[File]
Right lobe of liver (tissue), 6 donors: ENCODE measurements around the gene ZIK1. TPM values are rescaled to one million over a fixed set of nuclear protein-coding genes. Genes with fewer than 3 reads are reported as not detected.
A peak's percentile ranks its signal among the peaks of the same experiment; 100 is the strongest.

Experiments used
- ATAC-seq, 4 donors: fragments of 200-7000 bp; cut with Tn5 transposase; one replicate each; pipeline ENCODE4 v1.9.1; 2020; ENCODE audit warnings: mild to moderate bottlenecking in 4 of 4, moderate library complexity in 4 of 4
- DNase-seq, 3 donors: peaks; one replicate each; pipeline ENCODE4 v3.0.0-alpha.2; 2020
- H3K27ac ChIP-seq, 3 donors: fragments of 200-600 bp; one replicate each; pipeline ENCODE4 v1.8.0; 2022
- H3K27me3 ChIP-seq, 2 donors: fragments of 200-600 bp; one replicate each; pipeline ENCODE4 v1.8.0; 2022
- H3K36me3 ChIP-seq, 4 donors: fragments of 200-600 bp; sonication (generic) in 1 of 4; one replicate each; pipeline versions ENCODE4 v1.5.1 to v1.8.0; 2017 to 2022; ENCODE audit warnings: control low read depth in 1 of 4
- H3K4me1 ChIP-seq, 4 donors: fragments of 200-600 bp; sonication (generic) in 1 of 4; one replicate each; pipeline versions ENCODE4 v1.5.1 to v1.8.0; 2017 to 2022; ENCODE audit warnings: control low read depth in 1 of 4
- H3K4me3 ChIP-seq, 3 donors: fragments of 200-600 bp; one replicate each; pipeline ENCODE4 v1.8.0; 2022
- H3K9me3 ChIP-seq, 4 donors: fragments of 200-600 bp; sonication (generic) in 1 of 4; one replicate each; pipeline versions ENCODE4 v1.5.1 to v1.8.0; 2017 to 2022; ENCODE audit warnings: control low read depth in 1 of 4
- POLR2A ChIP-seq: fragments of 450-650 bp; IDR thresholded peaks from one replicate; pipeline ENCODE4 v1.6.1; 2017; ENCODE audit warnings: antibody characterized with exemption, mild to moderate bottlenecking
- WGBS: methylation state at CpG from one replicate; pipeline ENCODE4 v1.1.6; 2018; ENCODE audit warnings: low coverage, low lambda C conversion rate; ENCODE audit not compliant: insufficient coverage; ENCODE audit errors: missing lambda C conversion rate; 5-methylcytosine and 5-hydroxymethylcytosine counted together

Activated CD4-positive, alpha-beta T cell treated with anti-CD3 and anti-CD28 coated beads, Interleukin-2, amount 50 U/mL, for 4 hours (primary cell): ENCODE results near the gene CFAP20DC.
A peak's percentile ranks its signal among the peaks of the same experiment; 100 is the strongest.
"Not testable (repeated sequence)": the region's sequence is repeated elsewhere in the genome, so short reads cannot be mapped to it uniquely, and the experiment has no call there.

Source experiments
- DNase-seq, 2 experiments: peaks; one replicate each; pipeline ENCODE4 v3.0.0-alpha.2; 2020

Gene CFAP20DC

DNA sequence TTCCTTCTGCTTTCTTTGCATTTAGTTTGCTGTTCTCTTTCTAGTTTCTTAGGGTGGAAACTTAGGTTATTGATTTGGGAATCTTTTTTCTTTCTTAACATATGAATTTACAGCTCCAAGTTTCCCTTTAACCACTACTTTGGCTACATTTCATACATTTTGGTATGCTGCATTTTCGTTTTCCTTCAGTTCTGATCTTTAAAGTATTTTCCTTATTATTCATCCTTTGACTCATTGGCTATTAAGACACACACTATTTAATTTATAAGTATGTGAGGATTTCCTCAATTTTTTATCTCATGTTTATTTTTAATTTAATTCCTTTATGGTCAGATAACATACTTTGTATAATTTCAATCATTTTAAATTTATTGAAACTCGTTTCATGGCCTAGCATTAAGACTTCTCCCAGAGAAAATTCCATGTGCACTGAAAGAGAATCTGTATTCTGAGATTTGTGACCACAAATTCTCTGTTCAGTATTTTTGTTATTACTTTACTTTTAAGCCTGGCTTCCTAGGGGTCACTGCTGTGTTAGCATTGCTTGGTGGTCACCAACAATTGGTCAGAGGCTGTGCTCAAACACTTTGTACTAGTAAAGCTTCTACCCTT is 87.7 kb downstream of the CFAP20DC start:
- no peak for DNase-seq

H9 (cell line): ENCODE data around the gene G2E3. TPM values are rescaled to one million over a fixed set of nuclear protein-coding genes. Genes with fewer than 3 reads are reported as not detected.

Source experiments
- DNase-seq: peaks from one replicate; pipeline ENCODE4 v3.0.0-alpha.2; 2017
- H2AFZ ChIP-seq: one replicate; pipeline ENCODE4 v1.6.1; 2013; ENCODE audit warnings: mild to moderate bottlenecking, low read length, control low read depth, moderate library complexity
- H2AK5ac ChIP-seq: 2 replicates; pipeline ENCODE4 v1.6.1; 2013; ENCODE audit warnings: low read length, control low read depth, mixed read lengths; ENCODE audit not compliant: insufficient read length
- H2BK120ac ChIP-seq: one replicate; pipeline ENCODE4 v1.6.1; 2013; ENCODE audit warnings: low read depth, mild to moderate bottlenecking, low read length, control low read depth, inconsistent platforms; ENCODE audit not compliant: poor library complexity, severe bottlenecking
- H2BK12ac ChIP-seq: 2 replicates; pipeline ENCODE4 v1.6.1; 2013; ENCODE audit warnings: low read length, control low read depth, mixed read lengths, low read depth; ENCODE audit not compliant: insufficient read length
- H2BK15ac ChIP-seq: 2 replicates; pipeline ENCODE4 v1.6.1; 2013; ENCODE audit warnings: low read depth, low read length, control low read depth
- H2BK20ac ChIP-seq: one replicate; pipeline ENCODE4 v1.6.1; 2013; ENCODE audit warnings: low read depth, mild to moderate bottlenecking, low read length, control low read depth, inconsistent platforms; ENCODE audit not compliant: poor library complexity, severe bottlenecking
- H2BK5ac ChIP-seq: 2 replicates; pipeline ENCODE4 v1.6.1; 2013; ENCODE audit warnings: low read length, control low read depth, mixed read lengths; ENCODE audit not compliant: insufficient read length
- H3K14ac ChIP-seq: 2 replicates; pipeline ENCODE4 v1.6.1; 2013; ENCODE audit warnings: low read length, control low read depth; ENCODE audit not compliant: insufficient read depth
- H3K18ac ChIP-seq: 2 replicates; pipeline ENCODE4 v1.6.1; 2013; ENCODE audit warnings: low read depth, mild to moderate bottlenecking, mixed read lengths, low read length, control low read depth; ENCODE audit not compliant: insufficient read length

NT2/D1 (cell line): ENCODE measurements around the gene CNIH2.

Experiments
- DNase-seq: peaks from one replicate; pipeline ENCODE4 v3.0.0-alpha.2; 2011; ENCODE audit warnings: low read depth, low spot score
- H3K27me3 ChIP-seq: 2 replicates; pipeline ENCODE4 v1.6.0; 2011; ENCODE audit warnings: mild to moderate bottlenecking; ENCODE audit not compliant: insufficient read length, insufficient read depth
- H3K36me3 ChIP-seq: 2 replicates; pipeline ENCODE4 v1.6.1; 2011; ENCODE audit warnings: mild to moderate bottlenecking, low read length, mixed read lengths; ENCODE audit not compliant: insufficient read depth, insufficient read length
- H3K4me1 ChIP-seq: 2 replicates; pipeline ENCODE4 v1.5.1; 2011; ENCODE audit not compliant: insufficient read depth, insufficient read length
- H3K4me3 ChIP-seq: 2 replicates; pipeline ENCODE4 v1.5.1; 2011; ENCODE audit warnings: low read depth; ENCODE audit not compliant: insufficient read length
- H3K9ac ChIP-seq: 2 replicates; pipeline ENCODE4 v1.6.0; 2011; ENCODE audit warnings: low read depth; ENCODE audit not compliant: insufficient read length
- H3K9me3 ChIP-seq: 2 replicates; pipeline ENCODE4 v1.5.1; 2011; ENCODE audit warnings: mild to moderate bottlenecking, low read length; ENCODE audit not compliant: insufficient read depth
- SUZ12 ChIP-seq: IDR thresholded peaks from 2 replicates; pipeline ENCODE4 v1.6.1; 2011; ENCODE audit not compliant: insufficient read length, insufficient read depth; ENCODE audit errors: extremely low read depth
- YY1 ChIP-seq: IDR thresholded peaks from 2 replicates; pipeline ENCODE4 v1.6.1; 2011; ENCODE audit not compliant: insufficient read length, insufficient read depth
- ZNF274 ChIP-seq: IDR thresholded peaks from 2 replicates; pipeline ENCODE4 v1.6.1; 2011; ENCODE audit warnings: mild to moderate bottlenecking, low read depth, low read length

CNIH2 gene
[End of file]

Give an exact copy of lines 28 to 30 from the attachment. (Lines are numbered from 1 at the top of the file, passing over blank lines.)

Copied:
- H2BK12ac ChIP-seq: 2 replicates; pipeline ENCODE4 v1.6.1; 2013; ENCODE audit warnings: low read length, control low read depth, mixed read lengths, low read depth; ENCODE audit not compliant: insufficient read length
- H2BK15ac ChIP-seq: 2 replicates; pipeline ENCODE4 v1.6.1; 2013; ENCODE audit warnings: low read depth, low read length, control low read depth
- H2BK20ac ChIP-seq: one replicate; pipeline ENCODE4 v1.6.1; 2013; ENCODE audit warnings: low read depth, mild to moderate bottlenecking, low read length, control low read depth, inconsistent platforms; ENCODE audit not compliant: poor library complexity, severe bottlenecking